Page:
HARARE – A few days ago, the former ruling party Zanu PF unveiled its 2013 election manifesto.
The dossier, pointing out the party’s plans or intentions on driving forward Zimbabwe’s economy, starkly shows Zanu PF’s fallacy.
It exposes how the President Robert Mugabe-led party is so detached from the realities on the ground.
The manifesto, themed: Indigenise, Empower, Develop and Create Employment, shows how Zanu PF is bent on continuing with its policies, having spent 33 years destroying the economy.
It outlines the party’s 22 goals, key among them indigenisation, job creation, housing and unlocking of minerals value.
There seems nothing new in this.
Over the 33 years Zanu PF has been in power, it has done nothing but bring down the country — once the bread basket of Africa and the continent’s promising economy.
It does not need a rocket scientist to note that Zanu PF policies have failed and rather, led to the country’s economic demise.
While empowerment is a noble idea, it should be done or implemented in an orderly way, taking into account the consequences and timing, which Zanu PF has failed.
It all started with the land reform in the late 1990s.
The chaotic repossession of land by black locals led to the total collapse of the country’s agricultural sector.
As if that was not enough, Zanu PF — in the name of empowerment — again introduced the indigenisation policy, compelling all foreign-owned firms to cede at least 51 percent shareholding to black locals.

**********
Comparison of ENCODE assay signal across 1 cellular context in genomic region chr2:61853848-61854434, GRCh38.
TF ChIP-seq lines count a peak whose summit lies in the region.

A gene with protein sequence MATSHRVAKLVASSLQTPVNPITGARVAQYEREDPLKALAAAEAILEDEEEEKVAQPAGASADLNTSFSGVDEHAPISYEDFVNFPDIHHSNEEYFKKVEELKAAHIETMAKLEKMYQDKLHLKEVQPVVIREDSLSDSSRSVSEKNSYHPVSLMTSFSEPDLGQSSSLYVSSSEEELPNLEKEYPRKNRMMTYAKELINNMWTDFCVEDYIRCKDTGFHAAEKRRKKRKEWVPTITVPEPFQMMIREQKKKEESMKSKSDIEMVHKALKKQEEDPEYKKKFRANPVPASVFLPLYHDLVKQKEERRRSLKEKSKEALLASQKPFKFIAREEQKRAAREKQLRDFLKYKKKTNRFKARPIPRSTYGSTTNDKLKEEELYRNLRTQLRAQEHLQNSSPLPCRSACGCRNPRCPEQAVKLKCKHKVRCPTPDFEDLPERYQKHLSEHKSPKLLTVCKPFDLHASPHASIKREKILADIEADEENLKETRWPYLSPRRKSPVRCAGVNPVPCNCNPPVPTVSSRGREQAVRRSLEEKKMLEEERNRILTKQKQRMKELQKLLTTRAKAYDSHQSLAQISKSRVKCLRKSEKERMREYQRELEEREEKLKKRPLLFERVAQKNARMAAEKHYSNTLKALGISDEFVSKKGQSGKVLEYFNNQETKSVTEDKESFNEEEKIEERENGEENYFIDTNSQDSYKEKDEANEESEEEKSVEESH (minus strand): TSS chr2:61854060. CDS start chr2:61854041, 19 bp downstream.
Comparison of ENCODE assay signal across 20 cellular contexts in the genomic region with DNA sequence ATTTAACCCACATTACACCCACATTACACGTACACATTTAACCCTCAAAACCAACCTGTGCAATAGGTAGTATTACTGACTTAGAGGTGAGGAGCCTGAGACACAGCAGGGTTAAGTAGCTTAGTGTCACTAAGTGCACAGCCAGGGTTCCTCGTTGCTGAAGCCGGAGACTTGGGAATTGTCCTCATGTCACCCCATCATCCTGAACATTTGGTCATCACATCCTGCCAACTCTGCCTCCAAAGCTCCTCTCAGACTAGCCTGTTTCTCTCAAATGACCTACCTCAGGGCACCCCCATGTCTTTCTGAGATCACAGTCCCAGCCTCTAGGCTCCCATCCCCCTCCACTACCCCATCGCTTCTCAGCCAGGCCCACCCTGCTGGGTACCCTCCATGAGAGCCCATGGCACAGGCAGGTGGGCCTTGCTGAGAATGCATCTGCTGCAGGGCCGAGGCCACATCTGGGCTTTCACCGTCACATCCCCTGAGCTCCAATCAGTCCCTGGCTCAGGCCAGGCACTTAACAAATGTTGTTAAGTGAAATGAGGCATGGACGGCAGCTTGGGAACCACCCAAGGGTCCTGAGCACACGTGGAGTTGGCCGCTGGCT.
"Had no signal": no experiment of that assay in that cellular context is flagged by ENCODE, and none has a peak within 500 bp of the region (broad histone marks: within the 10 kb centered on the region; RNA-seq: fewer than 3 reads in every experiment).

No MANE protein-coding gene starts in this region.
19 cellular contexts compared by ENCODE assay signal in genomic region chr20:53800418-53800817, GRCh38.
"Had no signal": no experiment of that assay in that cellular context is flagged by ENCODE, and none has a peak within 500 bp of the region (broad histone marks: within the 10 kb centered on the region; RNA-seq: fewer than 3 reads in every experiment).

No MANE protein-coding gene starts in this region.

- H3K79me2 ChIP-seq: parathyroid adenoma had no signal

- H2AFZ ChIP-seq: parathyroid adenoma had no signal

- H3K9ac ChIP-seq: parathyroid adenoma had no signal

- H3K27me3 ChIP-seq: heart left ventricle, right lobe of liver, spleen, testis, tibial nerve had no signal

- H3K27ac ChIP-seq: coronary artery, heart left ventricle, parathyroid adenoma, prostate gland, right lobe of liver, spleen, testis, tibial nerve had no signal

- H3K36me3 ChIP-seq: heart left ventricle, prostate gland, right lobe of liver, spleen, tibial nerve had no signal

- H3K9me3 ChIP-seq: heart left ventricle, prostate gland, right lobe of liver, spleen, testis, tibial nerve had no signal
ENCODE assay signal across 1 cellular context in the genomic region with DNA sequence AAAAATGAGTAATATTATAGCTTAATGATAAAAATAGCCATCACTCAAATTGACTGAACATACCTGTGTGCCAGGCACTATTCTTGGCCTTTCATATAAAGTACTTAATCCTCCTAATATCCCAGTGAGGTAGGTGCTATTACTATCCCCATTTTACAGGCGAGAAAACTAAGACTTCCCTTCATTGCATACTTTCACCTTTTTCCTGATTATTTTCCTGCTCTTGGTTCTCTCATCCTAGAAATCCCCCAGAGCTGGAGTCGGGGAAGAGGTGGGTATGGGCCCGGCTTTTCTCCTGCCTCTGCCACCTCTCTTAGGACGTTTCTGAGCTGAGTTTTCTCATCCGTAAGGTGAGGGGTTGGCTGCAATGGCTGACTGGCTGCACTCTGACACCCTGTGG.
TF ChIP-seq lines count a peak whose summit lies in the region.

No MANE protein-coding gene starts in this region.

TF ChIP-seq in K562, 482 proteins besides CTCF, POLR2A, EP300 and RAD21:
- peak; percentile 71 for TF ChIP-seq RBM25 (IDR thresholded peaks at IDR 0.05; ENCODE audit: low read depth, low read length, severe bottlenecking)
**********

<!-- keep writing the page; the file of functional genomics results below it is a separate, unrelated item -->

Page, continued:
It has been disastrous again. At a time Zimbabwe’s economy — still suffering a hangover from a decade-long economic decline — desperately needs foreign investment, the Indigenisation Act scared away investors.
There is lack of coherence in Zanu PF’s policies. In this manifesto, the party targets to create 2, 2 million jobs in the next five years.
How is this going to happen when you are scaring away investors?
The manufacturing sector and industry at large is struggling, operating at below 50 percent capacity.
Why? Because of lack of investor participation and limited lines of credit, particularly offshore, among other challenges.
In its latest manifesto, Zanu PF is not giving up on these economy-damaging policies.
“The essence of the policy is to take back the economy by indigenising at least 51 percent of the shareholding of at least 1 138 foreign-owned companies and unlocking empowerment value from idle assets of proven mineral claims and others in the hands of parastatals and local authorities to enable indigenous Zimbabweans to own 100 percent of business enterprises across the economy,” the manifesto has been quoted as saying.